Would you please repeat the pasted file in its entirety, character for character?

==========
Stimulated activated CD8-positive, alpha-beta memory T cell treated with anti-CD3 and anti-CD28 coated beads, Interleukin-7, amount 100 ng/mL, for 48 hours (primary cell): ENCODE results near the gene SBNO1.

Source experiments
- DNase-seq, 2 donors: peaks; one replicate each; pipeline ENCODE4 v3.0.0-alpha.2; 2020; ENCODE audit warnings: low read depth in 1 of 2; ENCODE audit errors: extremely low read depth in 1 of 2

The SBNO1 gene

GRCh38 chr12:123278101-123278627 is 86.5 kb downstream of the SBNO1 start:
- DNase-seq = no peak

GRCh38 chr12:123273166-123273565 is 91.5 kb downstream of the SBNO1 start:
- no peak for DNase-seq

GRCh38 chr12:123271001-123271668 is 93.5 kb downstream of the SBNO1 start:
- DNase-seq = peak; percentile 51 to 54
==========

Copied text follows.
Stimulated activated CD8-positive, alpha-beta memory T cell treated with anti-CD3 and anti-CD28 coated beads, Interleukin-7, amount 100 ng/mL, for 48 hours (primary cell): ENCODE results near the gene SBNO1.

Source experiments
- DNase-seq, 2 donors: peaks; one replicate each; pipeline ENCODE4 v3.0.0-alpha.2; 2020; ENCODE audit warnings: low read depth in 1 of 2; ENCODE audit errors: extremely low read depth in 1 of 2

The SBNO1 gene

GRCh38 chr12:123278101-123278627 is 86.5 kb downstream of the SBNO1 start:
- DNase-seq = no peak

GRCh38 chr12:123273166-123273565 is 91.5 kb downstream of the SBNO1 start:
- no peak for DNase-seq

GRCh38 chr12:123271001-123271668 is 93.5 kb downstream of the SBNO1 start:
- DNase-seq = peak; percentile 51 to 54